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Cults in Nebraska #2: Nebraska has history of cults

The Gateway (University of Nebraska at Omaha student newspaper), March 12, 1993
By Blair J. Davis

The Rev. Larry Doerr of Lincoln said he has seen many religious cults come and go throughout the years in Nebraska.

"It seems to me about every six months some new religious leader or minister comes into town and decides that before he came, nobody ever really heard the gospel truly," Doerr said. "So he has to organize a new church and find a bunch of enthusiastic followers to follow him. Sometimes that group grows, and sometimes it just kind of sits there and disappears."

Doerr said the late '60s and early '70s was a particularly fertile time for cults in the Lincoln area, especially campus-orientated movements.

"There was a whole movement of many kinds that was generally referred to in the early '70s as 'Jesus People,'" he said. "That wasn't just one group of people. That was a number of different kinds of movements that in one way or another focused on the figure of Jesus."

Many of these movements emulated Jesus by living simply or growing beards to look like the picture of Solomon's head of Christ.

"A lot of these were reactions against what they saw as not very interesting or not very vital religion on the part of the church they grew up in. So it was kind of rebellion issue."

It was during this time that the Unification Church began to grow. Members of the movement were also called Moonies, because the religion was based around the Rev. Sun Young Moon. The Unification Church has also been active at various times throughout the years in Lincoln, Doerr said, and sometimes it acted under different names.

Another movement in Nebraska during the '70s was The Way International, which was founded by a clergyman in Ohio in the '60s, Doerr said.

"They had a whole program of Bible studies which were done on video tape which this leader did. They grew quite rapidly."

Doerr said that at one point The Way International even bought a college campus in Kansas. Doerr said he hasn't seen any signs of The Way International in Nebraska recently.

He said some non-Christian groups have come and gone in Nebraska, also. The movement of transcendental meditation was one such group.

"Some people thought that was a cult. I never thought that was a term that would apply to them because they were never that kind of charismatic and authoritarian group," Doerr said.

Maranatha, from Gainesville, Fla., was another movement which came through Nebraska during the late '70s and early '80s. It was the predecessor to the Boston Church of Christ, which is now based in Lincoln and may be coming to Omaha. The Boston Church of Christ, also known as the Lincoln Christian Church, was formed in the early '80s.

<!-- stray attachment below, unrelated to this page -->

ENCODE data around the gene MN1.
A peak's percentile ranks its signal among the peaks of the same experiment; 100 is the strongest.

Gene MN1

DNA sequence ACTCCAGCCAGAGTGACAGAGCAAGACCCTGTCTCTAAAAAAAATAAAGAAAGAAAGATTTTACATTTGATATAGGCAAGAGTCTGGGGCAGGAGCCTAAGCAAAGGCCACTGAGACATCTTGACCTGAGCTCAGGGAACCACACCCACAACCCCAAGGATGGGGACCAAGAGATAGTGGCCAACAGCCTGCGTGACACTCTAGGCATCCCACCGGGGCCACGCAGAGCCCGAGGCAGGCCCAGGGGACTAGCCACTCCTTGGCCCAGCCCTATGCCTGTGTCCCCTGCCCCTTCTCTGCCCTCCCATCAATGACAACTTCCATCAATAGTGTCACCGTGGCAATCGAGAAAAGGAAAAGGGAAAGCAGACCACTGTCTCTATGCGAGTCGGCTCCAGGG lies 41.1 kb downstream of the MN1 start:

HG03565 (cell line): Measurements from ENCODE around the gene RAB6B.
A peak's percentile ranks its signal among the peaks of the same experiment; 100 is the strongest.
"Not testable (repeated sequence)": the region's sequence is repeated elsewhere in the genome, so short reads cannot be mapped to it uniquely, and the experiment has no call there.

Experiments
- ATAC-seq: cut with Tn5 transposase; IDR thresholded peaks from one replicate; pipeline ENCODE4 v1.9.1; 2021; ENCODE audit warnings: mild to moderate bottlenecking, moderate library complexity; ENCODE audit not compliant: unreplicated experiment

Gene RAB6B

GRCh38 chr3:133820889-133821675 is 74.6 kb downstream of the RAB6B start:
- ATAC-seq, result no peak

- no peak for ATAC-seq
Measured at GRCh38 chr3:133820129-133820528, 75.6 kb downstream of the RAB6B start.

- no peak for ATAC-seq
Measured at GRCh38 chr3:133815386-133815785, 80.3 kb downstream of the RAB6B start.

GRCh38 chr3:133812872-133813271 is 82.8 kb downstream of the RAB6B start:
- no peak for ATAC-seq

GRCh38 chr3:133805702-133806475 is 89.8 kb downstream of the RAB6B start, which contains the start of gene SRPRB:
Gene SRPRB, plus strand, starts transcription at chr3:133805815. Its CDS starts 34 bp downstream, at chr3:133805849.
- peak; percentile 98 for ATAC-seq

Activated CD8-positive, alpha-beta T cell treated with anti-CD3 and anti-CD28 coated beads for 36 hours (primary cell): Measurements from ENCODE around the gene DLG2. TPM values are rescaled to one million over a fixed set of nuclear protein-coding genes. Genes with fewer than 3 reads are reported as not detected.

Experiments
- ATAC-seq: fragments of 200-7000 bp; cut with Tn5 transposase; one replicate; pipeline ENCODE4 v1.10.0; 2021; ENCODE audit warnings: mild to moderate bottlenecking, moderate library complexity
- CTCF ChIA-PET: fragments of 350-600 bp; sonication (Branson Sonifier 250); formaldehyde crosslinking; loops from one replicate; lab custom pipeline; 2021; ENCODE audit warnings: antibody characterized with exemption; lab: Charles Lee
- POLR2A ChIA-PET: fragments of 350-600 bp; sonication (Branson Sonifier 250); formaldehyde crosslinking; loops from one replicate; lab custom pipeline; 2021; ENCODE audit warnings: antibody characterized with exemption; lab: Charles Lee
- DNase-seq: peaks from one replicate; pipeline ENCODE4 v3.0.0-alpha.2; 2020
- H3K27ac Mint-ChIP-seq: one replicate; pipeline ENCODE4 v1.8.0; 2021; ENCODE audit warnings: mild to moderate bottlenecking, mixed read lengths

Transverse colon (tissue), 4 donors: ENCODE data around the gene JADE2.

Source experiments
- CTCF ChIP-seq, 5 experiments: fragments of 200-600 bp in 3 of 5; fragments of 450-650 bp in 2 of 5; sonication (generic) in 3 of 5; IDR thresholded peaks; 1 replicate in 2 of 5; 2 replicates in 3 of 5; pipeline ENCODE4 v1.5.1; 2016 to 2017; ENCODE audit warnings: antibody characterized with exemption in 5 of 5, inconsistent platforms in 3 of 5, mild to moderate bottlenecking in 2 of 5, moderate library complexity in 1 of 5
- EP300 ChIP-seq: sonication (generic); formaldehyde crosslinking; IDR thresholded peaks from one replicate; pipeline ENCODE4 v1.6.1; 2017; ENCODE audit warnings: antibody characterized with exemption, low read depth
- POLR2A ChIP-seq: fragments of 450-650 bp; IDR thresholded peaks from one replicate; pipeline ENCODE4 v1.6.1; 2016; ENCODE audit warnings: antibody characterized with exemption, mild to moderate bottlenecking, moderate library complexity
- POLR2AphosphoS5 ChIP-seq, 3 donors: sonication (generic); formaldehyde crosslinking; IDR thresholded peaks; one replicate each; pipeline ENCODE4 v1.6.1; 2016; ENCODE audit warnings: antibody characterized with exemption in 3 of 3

Many religious cults, Doerr said, are not permanent.

"A lot of these are very fly-by-night and they're somebody's inspiration. They group around them and they expand a little bit or maybe a lot."

Doerr said The Way International and the Unification Church are two such movements which became quite large with many resources to back them financially.

He said that althought many movements are grouped together as cults, they are not all the same.

"There are a lot of different kinds of characteristics that make people look at groups and say 'this is a cult.' Probably none of these groups would have all of them," Doerr said.

A charismatic leader, a high level of group involvement and a strong sense of identity with the group are some of the characteristics associated with religious cults, he said.

That strong sense of identity, Doerr said, sometimes gives groups the feeling that the world is its enemy.

"I think the result of that sort of thinking is seen down in (Waco) Texas right now," he said.

The movement which followed Jim Jones is another example of that sort of thinking, Doerr said.

Some groups are characterized by a sense of urgency that the end of the world is nearing. With the end of the century approaching, Doerr said these movements will gain in popularity.

"As we come to 1999 and 2000, for a lot of people that is kind of more than a symbol. It's when they expect big changes to happen. Armageddon to happen or the rapture of the millenium or whatever else."

Doerr said he has seen little cult activity recently in the Lincoln area.

"I think things have been pretty quiet around here."

The Rev. Darrel Berg from UNO Campus Ministry said that he hasn't seen many cults in Omaha during recent years.

"I had a representative of the Unification Church call on me during the past year," Berg said. "He wanted my cooperation in reaching the students. I was not able to encourage him."


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